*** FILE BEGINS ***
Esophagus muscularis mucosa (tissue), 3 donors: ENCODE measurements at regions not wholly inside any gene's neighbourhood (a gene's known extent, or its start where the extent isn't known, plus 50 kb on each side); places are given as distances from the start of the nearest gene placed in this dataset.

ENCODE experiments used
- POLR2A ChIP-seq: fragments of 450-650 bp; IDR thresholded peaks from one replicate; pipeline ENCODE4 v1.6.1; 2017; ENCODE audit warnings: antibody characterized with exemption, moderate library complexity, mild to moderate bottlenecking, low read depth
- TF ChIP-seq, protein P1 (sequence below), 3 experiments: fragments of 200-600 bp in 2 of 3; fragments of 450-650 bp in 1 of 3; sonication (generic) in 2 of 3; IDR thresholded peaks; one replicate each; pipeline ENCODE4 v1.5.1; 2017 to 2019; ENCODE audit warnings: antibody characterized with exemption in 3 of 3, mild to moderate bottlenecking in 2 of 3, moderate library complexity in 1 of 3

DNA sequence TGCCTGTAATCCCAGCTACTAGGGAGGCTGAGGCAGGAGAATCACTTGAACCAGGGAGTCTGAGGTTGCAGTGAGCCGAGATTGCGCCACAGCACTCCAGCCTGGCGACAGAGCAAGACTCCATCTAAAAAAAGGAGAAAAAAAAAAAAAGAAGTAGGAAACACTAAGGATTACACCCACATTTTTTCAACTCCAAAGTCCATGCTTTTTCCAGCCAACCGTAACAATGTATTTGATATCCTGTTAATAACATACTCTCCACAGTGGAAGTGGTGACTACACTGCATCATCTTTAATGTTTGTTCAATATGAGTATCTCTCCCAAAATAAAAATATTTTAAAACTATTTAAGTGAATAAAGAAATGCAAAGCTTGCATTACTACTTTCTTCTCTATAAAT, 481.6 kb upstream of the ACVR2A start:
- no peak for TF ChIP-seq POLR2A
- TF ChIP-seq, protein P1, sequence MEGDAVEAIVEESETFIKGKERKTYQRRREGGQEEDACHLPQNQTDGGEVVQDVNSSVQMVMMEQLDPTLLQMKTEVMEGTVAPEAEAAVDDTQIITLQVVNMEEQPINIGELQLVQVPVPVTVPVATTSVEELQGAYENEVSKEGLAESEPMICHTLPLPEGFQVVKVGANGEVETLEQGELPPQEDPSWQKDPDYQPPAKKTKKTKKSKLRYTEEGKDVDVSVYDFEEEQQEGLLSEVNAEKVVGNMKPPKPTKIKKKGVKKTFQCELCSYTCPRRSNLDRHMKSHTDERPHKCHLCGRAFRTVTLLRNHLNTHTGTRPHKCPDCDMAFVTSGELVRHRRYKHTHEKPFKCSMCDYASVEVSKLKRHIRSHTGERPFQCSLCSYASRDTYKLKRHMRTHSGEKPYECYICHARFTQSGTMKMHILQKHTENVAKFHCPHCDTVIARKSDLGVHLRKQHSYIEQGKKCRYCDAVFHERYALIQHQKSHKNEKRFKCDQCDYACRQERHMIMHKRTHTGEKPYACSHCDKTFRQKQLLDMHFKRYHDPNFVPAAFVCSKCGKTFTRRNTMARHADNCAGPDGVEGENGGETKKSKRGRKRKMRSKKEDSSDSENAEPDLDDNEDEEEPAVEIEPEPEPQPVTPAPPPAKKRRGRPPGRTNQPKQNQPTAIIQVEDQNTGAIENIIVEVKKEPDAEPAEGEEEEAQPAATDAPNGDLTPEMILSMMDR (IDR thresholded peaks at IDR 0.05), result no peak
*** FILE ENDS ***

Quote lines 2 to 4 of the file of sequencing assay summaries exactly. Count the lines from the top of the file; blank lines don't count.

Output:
ENCODE experiments used
- POLR2A ChIP-seq: fragments of 450-650 bp; IDR thresholded peaks from one replicate; pipeline ENCODE4 v1.6.1; 2017; ENCODE audit warnings: antibody characterized with exemption, moderate library complexity, mild to moderate bottlenecking, low read depth
- TF ChIP-seq, protein P1 (sequence below), 3 experiments: fragments of 200-600 bp in 2 of 3; fragments of 450-650 bp in 1 of 3; sonication (generic) in 2 of 3; IDR thresholded peaks; one replicate each; pipeline ENCODE4 v1.5.1; 2017 to 2019; ENCODE audit warnings: antibody characterized with exemption in 3 of 3, mild to moderate bottlenecking in 2 of 3, moderate library complexity in 1 of 3